Not wearing the prescribed hearing aids or not using alternative listening devices: This trigger will make them anxious and depressed as they will not be able to listen properly using some other hearing aids. Therefore, they might react with agitated or rude attitude. Therefore, this trigger will increase tension and anxiety in the patients (Watson and Breedlove 2012).

11. The most common type of cancer which can be observed in older adults are: colorectal cancer, Prostate cancer and Breast cancer (Ramsey et al. 2013).

12. The complementary therapies are unconventional medical treatments which are used alongside the primary healthcare interventions which is used to maintain and improve the quality of care and life pf the patient. Examples are: 1. acupuncture, 2. aromatherapy and 3. Herbal medicine (Herman et al. 2012).

13. While describing the application of distraction and behavioral modification the effect of changing behavior of the patient should also be mentioned. There are several aspects due to which the behavior of the patient is changed and hence, healthcare professionals apply this method. Using this method the conflicts and changes are negotiated using several physical interventions (Stokes 2017).

References

Blot, S., Koulenti, D., Dimopoulos, G., Martin, C., Komnos, A., Krueger, W.A., Spina, G., Armaganidis, A. and Rello, J., 2014. Prevalence, risk factors, and mortality for ventilator-associated pneumonia in middle-aged, old, and very old critically ill patients. Critical care medicine, 42(3), pp.601-609.

Hall, S., Goddard, C., Opio, D., Speck, P. and Higginson, I.J., 2012. Feasibility, acceptability and potential effectiveness of Dignity Therapy for older people in care homes: a phase II randomized controlled trial of a brief palliative care psychotherapy. Palliative medicine, 26(5), pp.703-712.

Herman, P.M., Poindexter, B.L., Witt, C.M. and Eisenberg, D.M., 2012. Are complementary therapies and integrative care cost-effective? A systematic review of economic evaluations. BMJ open, 2(5), p.e001046.

Houben, C.H., Spruit, M.A., Groenen, M.T., Wouters, E.F. and Janssen, D.J., 2014. Efficacy of advance care planning: a systematic review and meta-analysis. Journal of the American Medical Directors Association, 15(7), pp.477-489.

Kwok, T., Bai, X., Chui, M.Y., Lai, C.K., Ho, D.W., Ho, F.K. and Woo, J., 2012. Effect of physical restraint reduction on older patients’ hospital length of stay. Journal of the American Medical Directors Association, 13(7), pp.645-650.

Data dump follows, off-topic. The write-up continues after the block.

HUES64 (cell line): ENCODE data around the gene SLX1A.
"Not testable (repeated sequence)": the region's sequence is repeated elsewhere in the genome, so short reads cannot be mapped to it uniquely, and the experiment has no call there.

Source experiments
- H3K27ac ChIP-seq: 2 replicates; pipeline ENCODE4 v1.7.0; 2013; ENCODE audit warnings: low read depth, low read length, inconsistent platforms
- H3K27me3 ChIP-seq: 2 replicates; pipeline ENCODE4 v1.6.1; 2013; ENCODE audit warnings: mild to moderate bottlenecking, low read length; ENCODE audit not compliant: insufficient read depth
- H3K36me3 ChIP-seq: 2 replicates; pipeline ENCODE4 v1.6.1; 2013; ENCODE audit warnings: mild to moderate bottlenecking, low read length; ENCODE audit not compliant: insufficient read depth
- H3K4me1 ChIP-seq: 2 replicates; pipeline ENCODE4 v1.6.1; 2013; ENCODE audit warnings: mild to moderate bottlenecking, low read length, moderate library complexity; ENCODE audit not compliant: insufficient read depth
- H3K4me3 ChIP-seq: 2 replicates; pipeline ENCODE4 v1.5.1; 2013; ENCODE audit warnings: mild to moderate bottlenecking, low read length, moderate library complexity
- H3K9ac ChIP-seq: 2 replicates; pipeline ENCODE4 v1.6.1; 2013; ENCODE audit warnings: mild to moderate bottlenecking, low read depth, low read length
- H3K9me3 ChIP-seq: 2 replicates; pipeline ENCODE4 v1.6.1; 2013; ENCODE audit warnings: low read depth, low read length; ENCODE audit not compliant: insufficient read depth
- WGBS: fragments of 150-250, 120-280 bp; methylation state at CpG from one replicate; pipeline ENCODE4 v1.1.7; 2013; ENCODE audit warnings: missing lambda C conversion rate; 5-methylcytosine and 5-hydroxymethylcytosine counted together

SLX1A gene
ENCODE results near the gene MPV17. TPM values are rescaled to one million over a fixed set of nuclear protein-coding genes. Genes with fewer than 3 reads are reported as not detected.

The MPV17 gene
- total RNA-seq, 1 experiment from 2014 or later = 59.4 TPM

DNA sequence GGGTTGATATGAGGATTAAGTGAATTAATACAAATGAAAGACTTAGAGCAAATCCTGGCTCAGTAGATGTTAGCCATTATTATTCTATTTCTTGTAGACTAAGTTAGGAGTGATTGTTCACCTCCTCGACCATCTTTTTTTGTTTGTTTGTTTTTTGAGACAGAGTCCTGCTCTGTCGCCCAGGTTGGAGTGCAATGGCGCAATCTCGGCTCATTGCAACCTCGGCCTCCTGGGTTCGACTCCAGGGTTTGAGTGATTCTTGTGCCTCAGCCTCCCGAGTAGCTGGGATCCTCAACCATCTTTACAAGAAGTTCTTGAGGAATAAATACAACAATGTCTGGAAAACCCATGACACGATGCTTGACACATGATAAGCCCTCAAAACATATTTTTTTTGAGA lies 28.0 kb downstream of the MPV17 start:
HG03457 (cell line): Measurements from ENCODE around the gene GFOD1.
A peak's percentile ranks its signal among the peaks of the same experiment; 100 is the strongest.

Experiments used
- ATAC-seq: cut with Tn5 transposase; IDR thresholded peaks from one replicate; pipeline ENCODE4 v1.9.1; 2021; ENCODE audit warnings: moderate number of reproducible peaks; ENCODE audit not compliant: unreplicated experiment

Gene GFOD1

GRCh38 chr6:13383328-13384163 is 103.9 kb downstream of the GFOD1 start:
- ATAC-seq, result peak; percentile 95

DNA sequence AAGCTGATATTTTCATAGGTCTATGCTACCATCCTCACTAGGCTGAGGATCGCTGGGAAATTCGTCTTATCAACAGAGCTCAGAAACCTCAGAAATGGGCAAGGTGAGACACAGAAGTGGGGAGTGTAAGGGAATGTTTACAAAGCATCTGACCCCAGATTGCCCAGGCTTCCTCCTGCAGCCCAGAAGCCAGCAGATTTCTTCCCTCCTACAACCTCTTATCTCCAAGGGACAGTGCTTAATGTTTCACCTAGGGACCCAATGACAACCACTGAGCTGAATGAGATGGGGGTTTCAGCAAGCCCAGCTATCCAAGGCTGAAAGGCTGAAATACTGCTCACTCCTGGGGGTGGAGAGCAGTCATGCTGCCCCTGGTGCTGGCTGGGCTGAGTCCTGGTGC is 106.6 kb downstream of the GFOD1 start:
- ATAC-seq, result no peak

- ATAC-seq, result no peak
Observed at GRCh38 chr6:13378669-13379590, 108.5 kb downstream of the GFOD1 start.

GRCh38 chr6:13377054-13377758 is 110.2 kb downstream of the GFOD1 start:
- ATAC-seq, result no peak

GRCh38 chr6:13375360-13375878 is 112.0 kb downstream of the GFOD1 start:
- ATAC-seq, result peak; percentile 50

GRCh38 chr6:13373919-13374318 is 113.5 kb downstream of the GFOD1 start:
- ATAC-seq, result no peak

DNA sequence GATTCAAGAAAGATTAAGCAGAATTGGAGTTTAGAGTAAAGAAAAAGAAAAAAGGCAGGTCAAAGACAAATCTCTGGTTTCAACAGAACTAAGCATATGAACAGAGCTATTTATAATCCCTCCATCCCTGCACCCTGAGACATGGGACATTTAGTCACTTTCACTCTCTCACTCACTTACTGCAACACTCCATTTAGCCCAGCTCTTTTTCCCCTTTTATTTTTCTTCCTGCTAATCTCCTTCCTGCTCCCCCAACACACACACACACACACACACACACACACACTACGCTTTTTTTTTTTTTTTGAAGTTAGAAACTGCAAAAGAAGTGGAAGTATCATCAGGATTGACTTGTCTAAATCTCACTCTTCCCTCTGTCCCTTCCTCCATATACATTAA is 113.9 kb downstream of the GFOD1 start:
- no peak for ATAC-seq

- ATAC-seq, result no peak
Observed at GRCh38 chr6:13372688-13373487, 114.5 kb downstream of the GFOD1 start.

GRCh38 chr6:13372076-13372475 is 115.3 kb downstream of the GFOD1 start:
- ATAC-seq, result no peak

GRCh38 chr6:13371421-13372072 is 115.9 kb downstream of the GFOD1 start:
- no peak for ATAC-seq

Lopez-Hartmann, M., Wens, J., Verhoeven, V. and Remmen, R., 2012. The effect of caregiver support interventions for informal caregivers of community-dwelling frail elderly: a systematic review. International journal of integrated care, 12.

Morley, J.E., Caplan, G., Cesari, M., Dong, B., Flaherty, J.H., Grossberg, G.T., Holmerova, I., Katz, P.R., Koopmans, R., Little, M.O. and Martin, F., 2014. International survey of nursing home research priorities. Journal of the American Medical Directors Association, 15(5), pp.309-312.

Nursing and Midwifery Board of Australia Council, M.A., 2018. National guidelines for the accreditation of nursing and midwifery programs leading to registration and endorsement in Australia. https://www.nursingmidwiferyboard.gov.au/Codes-Guidelines-Statements/Professional-standards.aspx

Ramsey, S., Blough, D., Kirchhoff, A., Kreizenbeck, K., Fedorenko, C., Snell, K., Newcomb, P., Hollingworth, W. and Overstreet, K., 2013. Washington State cancer patients found to be at greater risk for bankruptcy than people without a cancer diagnosis. Health affairs, 32(6), pp.1143-1152.

Rost, A.D., Wilson, K., Buchanan, E., Hildebrandt, M.J. and Mutch, D., 2012. Improving psychological adjustment among late-stage ovarian cancer patients: examining the role of avoidance in treatment. Cognitive and Behavioral Practice, 19(4), pp.508-517.

Simpson, S.A., Joesch, J.M., West, I.I. and Pasic, J., 2014. Risk for physical restraint or seclusion in the psychiatric emergency service (PES). General hospital psychiatry, 36(1), pp.113-118.

Stokes, G., 2017. Challenging behaviour in dementia: a person-centred approach. Routledge.

Watson, N.V. and Breedlove, S.M., 2012. The mind’s machine: Foundations of brain and behavior. Sinauer Associates.

Zimmermann, C., Swami, N., Krzyzanowska, M., Hannon, B., Leighl, N., Oza, A., Moore, M., Rydall, A., Rodin, G., Tannock, I. and Donner, A., 2014. Early palliative care for patients with advanced cancer: a cluster-randomised controlled trial. The Lancet, 383(9930), pp.1721-1730.